Why People Love to Watch Influencers Get Punched In the Face

Early in September, when the social media star Logan Paul and the mixed-martial-arts welterweight Dillon Danis sat down for an interview in advance of their Oct. 14 boxing match, they seemed less like professional athletes and more like high school bullies vying to supplant each other in popularity. It wasn’t just the mini-mullets or the cocky schoolboy grins; it was the second-rate insults and personal attacks that ping-ponged back and forth. “Mr. Mumble-Jumble-Stumble his way through a sentence,” Paul taunted when Danis tripped over his words. Danis repeated, ad nauseam, “You’re a scumbag, bro.” “The hate between these two is real,” DAZN, the streaming service set to air the fight, declared. This was the central narrative promoting the match. In lieu of top talent or actual competitive stakes, things began with Danis and Paul’s celebrity and operatic rivalry: Maybe that would attract hundreds of thousands of viewers and tens of millions of dollars to an otherwise middling boxing match.

It is mostly just the allure of realism that distinguishes the bout from the average World Wrestling Entertainment broadcast. (Paul, in fact, performs for W.W.E. on a part-time basis.) There’s all the cartoonish chest-puffing and narrative-building of pro wrestling, but instead of scripted outcomes and choreographed body slams, fighters like these two are eventually required to square off without staging or intervention. The publicity may be strained and the plots spurious, but in the ring there is no hiding from the reality of a jab, a cross, blood leaking from a swollen eye. Boxing satisfies a basic comparative and competitive instinct: It is this guy versus that guy, with only their gloved fists — not their number of Instagram followers or lucrative brand deals — at their disposal. There’s poetry in how plainly human the whole thing is.

But the poetry of the bout itself doesn’t always sell pay-per-view packages. These days, many of the sport’s most popular fights don’t feature world champions or rising talents. They feature social media influencers and retired-but-still-famous boxers pining for a paycheck. What’s more entertaining: the bantamweight world-title match or a rock-bottom 2021 squabble between the retired N.B.A. player Lamar Odom and the former child star Aaron Carter? An eight-round heavyweight qualifier or watching the family vlogger Austin McBroom knock out the TikTok frat bro Bryce Hall? In 2020, a friendly face-off between two middle-aged legends, Mike Tyson and Roy Jones Jr., drew massive viewership because, well, it was Mike Tyson. Floyd Mayweather Jr. has spent his post-retirement life showing up to novelty exhibitions for eight-figure sums. And who among us wouldn’t consider tuning in to that much-discussed Mark Zuckerberg and Elon Musk cage match?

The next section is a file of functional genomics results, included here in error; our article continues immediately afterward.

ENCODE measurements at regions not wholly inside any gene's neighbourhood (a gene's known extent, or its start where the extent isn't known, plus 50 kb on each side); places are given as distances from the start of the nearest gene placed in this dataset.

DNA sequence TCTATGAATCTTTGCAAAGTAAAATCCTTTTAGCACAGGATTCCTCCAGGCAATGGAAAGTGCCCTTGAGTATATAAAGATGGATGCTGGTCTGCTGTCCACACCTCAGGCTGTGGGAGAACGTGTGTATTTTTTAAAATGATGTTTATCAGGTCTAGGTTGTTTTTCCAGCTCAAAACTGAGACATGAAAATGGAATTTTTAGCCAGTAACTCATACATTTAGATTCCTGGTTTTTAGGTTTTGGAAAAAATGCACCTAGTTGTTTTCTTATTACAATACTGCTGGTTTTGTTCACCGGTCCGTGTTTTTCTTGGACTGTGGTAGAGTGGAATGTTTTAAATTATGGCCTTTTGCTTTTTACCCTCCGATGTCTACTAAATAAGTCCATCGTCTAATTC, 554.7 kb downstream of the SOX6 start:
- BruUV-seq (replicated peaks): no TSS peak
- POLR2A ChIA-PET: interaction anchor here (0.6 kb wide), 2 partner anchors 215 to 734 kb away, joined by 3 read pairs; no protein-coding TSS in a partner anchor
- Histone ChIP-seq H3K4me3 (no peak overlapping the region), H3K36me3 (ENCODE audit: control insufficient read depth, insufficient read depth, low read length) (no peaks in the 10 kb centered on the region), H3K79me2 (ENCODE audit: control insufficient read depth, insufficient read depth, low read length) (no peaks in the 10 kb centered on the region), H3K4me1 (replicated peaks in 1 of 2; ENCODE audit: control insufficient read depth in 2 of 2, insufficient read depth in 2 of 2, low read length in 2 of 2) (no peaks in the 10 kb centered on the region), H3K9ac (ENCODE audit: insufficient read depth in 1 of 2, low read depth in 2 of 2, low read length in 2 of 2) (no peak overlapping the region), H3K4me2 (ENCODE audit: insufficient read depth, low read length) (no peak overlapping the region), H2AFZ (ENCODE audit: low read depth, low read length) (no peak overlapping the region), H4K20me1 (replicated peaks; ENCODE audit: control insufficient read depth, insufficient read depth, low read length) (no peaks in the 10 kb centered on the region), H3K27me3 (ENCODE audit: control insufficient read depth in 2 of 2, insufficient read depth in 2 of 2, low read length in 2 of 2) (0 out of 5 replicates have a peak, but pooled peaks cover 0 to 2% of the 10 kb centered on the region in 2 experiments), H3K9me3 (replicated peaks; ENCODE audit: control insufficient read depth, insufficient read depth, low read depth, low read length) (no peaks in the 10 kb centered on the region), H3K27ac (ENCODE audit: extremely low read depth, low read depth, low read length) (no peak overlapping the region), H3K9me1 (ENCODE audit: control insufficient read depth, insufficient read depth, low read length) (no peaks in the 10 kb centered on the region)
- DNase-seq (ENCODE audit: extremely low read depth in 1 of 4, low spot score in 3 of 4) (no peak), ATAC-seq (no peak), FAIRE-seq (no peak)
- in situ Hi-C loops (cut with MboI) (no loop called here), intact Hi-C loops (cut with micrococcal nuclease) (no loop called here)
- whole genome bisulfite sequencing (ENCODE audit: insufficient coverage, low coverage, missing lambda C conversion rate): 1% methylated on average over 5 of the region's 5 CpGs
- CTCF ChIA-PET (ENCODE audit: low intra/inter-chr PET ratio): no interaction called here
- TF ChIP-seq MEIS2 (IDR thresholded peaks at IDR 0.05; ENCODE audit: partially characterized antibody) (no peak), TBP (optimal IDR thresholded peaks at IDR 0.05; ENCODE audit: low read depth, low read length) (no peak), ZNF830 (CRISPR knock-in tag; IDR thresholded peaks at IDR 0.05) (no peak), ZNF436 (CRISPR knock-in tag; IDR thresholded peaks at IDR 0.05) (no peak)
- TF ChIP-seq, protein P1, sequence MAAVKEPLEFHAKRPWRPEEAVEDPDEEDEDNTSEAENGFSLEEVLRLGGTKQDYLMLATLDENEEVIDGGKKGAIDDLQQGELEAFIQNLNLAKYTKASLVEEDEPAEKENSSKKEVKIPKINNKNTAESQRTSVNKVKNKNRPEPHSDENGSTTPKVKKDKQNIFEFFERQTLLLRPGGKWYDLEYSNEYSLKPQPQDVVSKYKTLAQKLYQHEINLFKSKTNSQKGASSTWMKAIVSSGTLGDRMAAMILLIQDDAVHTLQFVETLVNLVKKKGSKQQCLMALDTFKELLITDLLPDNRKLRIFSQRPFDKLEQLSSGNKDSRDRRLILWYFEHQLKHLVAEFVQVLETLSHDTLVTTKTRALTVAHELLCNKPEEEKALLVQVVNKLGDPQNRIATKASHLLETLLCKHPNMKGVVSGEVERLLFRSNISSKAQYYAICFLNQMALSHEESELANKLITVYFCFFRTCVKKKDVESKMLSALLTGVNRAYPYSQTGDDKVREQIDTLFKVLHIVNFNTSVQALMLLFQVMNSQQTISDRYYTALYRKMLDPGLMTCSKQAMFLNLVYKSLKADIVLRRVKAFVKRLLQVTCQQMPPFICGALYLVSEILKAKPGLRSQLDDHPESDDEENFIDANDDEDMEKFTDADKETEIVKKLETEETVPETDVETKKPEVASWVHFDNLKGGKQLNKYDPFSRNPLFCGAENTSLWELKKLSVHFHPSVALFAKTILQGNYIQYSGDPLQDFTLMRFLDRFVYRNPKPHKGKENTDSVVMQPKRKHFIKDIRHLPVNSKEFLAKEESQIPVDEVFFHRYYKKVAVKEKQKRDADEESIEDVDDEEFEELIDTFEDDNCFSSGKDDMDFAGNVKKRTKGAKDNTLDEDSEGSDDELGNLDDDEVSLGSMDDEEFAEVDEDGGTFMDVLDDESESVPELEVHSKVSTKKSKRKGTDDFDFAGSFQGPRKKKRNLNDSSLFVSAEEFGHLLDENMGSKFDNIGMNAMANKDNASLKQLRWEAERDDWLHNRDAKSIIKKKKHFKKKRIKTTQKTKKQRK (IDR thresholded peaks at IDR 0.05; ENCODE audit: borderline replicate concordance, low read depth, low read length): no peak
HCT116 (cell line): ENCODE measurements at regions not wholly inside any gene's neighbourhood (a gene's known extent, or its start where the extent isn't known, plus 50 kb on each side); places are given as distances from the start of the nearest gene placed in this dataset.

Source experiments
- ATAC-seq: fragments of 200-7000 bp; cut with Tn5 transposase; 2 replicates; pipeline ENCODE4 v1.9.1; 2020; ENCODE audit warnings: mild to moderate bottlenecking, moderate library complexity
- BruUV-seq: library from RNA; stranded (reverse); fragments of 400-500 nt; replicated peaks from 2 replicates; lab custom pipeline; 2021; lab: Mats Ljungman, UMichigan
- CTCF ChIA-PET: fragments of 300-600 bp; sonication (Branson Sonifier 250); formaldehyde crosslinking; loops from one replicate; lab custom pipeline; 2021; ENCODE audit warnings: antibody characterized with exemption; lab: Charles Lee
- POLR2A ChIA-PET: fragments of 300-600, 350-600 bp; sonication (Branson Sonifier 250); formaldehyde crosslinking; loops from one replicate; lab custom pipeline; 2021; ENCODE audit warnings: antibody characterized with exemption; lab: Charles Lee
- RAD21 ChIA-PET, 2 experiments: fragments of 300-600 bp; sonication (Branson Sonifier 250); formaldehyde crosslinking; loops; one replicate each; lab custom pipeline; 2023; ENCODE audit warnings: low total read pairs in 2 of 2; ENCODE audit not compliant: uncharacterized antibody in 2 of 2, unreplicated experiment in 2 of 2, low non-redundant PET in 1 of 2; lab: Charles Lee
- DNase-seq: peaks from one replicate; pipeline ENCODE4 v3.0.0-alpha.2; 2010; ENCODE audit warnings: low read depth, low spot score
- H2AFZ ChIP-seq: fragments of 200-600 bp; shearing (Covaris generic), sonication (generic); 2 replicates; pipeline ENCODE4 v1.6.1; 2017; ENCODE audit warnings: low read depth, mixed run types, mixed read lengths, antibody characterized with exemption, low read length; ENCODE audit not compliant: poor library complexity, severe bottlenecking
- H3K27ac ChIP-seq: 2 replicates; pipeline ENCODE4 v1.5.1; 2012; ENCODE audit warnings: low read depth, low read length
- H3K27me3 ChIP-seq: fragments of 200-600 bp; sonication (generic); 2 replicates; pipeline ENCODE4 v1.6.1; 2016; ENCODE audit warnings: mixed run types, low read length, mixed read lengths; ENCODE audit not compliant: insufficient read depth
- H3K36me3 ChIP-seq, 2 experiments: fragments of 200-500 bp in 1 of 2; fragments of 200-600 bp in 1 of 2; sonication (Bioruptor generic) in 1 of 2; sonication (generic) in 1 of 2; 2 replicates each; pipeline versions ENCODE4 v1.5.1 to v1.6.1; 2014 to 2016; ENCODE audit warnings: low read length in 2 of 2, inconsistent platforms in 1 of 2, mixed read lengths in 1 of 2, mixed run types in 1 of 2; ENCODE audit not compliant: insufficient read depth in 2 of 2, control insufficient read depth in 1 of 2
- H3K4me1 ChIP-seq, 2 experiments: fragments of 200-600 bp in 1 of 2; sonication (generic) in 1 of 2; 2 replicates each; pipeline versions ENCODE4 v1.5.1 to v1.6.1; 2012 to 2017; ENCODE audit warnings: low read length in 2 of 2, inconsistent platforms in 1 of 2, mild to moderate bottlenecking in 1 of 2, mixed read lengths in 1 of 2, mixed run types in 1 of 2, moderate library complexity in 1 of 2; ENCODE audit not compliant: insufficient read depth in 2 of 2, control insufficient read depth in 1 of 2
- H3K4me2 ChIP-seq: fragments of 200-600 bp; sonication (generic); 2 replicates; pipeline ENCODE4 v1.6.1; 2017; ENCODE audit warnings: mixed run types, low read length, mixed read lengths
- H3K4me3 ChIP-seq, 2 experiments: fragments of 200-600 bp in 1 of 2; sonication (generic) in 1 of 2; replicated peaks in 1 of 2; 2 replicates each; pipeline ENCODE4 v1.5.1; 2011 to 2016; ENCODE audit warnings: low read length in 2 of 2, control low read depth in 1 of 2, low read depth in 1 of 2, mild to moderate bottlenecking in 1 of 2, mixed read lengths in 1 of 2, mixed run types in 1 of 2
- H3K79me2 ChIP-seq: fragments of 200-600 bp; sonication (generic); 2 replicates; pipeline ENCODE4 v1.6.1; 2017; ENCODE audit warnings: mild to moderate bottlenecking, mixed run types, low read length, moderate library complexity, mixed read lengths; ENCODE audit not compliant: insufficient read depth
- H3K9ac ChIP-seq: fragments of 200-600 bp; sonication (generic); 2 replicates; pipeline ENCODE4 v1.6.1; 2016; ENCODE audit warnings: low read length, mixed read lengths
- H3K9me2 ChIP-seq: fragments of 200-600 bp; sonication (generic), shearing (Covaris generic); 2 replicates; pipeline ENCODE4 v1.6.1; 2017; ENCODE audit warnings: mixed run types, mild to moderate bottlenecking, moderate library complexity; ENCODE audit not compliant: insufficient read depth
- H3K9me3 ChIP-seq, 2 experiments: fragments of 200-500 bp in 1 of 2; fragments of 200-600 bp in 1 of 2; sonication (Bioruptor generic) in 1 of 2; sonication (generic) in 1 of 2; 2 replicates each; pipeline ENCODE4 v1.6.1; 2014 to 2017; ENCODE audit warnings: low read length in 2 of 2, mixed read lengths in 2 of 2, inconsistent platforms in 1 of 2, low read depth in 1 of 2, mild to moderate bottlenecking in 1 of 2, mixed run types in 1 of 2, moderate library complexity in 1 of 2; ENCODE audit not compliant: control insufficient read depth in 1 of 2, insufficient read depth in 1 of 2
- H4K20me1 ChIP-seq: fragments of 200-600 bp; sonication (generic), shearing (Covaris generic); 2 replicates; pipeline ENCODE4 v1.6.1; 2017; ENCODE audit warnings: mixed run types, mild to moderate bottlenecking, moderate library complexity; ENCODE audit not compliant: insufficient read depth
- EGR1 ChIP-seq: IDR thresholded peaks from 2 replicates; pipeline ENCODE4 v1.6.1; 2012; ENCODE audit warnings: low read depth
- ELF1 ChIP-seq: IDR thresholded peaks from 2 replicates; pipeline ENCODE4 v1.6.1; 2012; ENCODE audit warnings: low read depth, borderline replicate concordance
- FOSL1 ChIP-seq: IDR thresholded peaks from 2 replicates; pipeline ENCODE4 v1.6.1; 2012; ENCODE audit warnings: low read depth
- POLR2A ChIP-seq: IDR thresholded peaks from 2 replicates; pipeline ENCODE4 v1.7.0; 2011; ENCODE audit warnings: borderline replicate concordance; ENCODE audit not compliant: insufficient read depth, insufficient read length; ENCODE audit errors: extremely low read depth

These fights garner interest because of their characters, not their quality. This is the world of influencer boxing, of internet-famous tough guys and celebrities clinging to relevance, of manufactured beefs and emotional arcs plotted via training videos and podcast appearances. Influencer boxers know something boxing purists don’t: that a fight without a narrative, no matter how poetic its execution, is just a hollow technical exercise.

Boxing promoters have spent decades enticing viewers with the prospect of seeing celebrities in the ring. In 1991, when the former N.F.L. All-Pro Mark Gastineau became a professional fighter — a popular figure suddenly competing in a very new context — his career attracted national interest. (“60 Minutes” later reported that most of his fights were fixed, with opponents paid to take dives.) The appeal of familiar faces in violent battles emerged in fiction, too, as with “Celebrity Deathmatch,” which debuted in 1998 and featured stop-motion animations of celebrities killing each other in the ring. In 2002, Fox ran two episodes of “Celebrity Boxing,” starring the likes of Vanilla Ice and Tonya Harding, before canceling it. (TV Guide would later rank it the sixth-worst show ever.) That same year, Donald Trump’s Atlantic City casino hosted the “Brawl at the Taj Mahal,” a stunt fight between two regulars on Howard Stern’s radio show. Such spectacles may not have the craft of top-tier boxing, but they capitalize on a powerful force: the desperate demeanor of people prepared to do anything to grow or maintain their fame.